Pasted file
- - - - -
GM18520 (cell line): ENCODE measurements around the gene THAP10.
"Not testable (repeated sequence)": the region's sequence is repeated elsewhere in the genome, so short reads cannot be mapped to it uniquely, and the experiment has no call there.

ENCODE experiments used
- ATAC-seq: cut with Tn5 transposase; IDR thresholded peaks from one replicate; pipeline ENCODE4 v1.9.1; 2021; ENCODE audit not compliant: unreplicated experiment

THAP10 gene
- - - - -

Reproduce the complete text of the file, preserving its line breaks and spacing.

GM18520 (cell line): ENCODE measurements around the gene THAP10.
"Not testable (repeated sequence)": the region's sequence is repeated elsewhere in the genome, so short reads cannot be mapped to it uniquely, and the experiment has no call there.

ENCODE experiments used
- ATAC-seq: cut with Tn5 transposase; IDR thresholded peaks from one replicate; pipeline ENCODE4 v1.9.1; 2021; ENCODE audit not compliant: unreplicated experiment

THAP10 gene